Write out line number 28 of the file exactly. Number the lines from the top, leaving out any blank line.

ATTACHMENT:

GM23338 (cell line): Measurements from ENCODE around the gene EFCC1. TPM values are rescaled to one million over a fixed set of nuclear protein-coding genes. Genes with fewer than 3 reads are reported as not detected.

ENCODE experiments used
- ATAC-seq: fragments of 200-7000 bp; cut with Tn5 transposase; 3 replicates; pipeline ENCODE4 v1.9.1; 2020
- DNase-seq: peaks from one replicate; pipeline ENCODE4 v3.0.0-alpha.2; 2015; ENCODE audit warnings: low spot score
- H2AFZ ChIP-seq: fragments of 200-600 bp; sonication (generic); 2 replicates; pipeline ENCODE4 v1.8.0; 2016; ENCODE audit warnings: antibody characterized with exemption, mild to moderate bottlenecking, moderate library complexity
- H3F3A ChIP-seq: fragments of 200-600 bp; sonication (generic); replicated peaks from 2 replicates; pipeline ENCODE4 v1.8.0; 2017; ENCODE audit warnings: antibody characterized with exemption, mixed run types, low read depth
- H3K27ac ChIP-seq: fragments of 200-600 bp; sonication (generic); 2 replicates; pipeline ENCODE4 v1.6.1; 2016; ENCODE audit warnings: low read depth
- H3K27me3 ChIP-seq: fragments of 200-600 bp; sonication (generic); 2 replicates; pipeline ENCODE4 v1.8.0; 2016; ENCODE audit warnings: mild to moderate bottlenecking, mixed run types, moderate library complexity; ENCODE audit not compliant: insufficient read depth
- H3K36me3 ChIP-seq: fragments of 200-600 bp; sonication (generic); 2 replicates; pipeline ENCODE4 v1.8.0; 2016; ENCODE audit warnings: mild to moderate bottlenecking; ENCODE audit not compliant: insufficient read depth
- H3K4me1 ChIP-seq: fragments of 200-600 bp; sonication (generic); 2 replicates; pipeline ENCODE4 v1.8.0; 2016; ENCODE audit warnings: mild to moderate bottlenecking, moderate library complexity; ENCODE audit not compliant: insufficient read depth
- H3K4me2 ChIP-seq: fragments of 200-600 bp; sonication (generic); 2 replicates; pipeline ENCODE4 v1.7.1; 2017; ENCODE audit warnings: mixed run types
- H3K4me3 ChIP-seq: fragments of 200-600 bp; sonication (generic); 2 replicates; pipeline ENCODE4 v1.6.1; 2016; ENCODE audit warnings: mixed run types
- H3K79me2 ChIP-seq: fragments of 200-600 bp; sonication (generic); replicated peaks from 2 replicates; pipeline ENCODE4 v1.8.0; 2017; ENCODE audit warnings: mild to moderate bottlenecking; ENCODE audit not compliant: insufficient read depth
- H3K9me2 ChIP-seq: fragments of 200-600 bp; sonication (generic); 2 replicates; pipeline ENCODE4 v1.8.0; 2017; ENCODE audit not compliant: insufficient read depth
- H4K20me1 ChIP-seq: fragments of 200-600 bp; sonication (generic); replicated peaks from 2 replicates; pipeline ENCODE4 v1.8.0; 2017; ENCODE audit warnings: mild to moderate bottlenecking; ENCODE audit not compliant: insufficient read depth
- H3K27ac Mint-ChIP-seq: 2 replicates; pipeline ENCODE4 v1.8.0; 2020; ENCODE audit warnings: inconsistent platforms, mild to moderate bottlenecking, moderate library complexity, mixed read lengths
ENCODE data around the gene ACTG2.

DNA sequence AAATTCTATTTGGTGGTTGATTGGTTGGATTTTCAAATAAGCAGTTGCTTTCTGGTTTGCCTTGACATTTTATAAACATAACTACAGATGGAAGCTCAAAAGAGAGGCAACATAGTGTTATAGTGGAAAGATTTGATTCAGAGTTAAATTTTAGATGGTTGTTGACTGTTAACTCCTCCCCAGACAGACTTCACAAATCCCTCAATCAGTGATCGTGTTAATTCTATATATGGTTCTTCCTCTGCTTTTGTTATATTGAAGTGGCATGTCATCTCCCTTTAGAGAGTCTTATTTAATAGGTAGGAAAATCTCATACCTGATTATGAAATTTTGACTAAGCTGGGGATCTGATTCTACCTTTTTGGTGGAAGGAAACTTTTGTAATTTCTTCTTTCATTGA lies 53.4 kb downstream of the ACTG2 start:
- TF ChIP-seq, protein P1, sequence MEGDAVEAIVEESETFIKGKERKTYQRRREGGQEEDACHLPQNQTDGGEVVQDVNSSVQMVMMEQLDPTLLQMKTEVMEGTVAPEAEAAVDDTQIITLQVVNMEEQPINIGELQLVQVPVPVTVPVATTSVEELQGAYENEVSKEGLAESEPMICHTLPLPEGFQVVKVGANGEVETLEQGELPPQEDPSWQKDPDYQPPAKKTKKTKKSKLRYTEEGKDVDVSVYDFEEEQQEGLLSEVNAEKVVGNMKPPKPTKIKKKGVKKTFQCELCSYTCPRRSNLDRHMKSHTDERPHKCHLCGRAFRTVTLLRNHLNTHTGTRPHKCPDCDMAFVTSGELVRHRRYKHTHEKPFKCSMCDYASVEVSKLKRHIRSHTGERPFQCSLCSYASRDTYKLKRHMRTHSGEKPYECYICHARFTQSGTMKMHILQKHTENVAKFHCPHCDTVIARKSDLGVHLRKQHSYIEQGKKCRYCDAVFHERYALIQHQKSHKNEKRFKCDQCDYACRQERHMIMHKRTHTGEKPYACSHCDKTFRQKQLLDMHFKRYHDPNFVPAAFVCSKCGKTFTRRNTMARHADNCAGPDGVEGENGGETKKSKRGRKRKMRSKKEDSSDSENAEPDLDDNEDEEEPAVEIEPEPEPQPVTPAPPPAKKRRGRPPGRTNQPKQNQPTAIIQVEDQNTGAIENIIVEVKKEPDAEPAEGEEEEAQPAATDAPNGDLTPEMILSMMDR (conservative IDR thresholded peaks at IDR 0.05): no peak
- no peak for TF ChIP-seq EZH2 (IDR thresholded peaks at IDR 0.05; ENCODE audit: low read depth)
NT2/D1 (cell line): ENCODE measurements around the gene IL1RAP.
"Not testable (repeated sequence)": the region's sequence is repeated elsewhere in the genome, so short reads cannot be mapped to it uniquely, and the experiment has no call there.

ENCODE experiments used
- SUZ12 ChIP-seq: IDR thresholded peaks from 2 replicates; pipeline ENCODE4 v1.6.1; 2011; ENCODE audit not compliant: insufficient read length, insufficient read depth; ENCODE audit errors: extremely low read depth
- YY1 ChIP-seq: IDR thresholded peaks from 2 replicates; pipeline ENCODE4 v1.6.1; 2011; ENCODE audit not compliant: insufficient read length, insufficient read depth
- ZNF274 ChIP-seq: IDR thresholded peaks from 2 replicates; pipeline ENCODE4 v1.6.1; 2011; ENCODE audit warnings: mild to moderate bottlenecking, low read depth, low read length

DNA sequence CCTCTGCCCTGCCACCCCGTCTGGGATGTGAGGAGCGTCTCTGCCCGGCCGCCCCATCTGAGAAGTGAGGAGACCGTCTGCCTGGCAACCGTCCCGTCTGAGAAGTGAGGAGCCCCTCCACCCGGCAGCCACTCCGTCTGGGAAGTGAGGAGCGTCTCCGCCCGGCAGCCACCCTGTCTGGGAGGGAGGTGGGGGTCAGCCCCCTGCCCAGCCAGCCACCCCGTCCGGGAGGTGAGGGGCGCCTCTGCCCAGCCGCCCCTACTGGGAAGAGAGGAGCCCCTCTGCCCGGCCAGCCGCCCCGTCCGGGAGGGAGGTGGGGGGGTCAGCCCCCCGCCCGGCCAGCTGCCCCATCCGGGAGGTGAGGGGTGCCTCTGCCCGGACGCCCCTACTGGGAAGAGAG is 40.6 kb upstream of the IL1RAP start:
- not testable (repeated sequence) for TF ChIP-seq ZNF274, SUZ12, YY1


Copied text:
- not testable (repeated sequence) for TF ChIP-seq ZNF274, SUZ12, YY1